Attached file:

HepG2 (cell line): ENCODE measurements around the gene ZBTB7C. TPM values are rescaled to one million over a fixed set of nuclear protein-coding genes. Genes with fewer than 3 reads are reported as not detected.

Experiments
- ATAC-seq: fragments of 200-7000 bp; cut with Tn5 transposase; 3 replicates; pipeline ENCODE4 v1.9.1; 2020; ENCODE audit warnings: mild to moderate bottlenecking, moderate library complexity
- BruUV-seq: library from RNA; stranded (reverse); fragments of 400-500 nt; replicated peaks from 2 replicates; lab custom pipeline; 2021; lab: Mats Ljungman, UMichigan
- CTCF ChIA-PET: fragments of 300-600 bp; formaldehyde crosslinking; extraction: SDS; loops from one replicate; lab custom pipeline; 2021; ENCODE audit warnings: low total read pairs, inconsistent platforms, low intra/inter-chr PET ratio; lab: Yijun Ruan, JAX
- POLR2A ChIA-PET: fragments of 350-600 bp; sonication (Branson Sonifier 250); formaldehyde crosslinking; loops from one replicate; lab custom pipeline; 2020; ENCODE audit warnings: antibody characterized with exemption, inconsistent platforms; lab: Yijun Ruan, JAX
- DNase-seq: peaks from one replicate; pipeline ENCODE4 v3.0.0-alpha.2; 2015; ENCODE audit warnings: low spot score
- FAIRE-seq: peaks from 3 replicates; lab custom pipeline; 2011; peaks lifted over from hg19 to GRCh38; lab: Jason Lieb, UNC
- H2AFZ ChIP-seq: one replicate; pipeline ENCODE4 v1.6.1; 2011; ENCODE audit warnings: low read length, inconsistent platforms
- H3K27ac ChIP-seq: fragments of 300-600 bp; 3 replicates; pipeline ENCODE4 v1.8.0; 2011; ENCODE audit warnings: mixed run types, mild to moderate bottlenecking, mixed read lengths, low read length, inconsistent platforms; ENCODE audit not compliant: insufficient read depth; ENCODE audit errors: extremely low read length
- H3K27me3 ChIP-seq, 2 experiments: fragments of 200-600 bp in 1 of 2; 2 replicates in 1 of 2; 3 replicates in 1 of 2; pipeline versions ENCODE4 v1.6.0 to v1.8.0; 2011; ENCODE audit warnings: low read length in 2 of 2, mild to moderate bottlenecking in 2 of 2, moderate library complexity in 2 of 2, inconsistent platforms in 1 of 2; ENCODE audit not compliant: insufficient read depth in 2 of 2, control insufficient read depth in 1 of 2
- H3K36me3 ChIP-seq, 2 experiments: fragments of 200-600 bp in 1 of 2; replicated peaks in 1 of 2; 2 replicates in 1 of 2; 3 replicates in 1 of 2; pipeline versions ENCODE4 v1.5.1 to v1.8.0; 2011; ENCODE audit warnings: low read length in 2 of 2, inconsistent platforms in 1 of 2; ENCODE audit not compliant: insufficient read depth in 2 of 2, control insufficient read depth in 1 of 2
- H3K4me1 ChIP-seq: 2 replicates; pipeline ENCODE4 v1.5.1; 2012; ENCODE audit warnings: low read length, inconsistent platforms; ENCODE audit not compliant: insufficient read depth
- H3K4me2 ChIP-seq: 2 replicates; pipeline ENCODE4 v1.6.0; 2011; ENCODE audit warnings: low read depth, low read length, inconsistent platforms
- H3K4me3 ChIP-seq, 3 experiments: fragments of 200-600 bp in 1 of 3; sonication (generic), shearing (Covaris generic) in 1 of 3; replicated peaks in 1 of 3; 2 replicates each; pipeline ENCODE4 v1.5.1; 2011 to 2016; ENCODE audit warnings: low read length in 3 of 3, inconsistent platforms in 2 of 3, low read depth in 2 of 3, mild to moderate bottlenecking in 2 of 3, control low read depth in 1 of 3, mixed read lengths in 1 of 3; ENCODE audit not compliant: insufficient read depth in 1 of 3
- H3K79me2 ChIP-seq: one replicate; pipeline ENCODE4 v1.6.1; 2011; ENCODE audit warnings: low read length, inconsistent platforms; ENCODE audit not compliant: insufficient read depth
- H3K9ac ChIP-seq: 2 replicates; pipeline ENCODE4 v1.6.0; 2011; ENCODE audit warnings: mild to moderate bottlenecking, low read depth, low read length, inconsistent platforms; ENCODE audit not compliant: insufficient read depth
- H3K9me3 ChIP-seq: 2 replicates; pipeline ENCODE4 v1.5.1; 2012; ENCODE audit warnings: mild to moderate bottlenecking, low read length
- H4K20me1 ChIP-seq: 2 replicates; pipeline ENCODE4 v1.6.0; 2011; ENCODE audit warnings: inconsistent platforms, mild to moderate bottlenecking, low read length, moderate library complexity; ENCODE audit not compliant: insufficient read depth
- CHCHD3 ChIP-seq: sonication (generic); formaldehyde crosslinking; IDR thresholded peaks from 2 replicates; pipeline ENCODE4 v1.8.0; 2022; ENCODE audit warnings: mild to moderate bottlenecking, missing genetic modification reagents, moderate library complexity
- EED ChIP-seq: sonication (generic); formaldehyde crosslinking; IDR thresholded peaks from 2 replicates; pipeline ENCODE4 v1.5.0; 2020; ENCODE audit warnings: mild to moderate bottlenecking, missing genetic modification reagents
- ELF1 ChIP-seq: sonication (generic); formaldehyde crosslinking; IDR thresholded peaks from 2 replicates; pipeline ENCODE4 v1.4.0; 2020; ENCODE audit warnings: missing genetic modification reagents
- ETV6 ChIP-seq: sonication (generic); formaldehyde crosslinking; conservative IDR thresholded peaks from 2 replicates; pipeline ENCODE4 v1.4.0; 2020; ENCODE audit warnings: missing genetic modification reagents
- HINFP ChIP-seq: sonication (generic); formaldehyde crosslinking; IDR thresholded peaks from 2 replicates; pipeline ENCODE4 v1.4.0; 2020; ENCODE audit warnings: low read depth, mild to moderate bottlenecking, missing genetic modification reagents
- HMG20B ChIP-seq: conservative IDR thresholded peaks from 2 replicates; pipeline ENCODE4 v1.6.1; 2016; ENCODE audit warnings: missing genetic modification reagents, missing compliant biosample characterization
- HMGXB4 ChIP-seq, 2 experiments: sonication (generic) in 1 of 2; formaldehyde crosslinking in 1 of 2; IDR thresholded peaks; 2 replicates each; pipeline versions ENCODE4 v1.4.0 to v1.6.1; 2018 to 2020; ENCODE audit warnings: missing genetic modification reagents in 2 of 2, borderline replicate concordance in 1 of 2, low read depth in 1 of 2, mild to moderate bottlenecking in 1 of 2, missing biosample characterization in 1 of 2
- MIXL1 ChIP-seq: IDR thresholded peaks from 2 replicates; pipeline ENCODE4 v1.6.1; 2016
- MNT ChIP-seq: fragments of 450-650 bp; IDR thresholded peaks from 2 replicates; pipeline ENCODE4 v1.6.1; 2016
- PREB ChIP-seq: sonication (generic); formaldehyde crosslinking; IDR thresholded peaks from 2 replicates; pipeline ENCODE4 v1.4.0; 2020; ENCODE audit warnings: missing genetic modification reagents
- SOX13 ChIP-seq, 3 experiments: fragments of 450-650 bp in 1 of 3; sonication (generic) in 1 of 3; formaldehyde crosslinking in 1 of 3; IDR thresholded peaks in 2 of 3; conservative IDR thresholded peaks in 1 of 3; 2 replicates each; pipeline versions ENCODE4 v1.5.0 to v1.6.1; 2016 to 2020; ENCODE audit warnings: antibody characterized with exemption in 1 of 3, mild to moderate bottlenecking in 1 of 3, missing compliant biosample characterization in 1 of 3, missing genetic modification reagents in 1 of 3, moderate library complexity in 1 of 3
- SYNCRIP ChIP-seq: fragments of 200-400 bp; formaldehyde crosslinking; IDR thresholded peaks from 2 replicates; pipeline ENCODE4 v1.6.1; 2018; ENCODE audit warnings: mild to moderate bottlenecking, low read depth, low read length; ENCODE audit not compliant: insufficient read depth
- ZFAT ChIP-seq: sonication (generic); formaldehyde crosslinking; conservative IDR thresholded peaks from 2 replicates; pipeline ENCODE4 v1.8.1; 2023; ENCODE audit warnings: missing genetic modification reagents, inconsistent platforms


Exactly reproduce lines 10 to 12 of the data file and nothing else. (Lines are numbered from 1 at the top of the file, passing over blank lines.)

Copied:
- H3K27ac ChIP-seq: fragments of 300-600 bp; 3 replicates; pipeline ENCODE4 v1.8.0; 2011; ENCODE audit warnings: mixed run types, mild to moderate bottlenecking, mixed read lengths, low read length, inconsistent platforms; ENCODE audit not compliant: insufficient read depth; ENCODE audit errors: extremely low read length
- H3K27me3 ChIP-seq, 2 experiments: fragments of 200-600 bp in 1 of 2; 2 replicates in 1 of 2; 3 replicates in 1 of 2; pipeline versions ENCODE4 v1.6.0 to v1.8.0; 2011; ENCODE audit warnings: low read length in 2 of 2, mild to moderate bottlenecking in 2 of 2, moderate library complexity in 2 of 2, inconsistent platforms in 1 of 2; ENCODE audit not compliant: insufficient read depth in 2 of 2, control insufficient read depth in 1 of 2
- H3K36me3 ChIP-seq, 2 experiments: fragments of 200-600 bp in 1 of 2; replicated peaks in 1 of 2; 2 replicates in 1 of 2; 3 replicates in 1 of 2; pipeline versions ENCODE4 v1.5.1 to v1.8.0; 2011; ENCODE audit warnings: low read length in 2 of 2, inconsistent platforms in 1 of 2; ENCODE audit not compliant: insufficient read depth in 2 of 2, control insufficient read depth in 1 of 2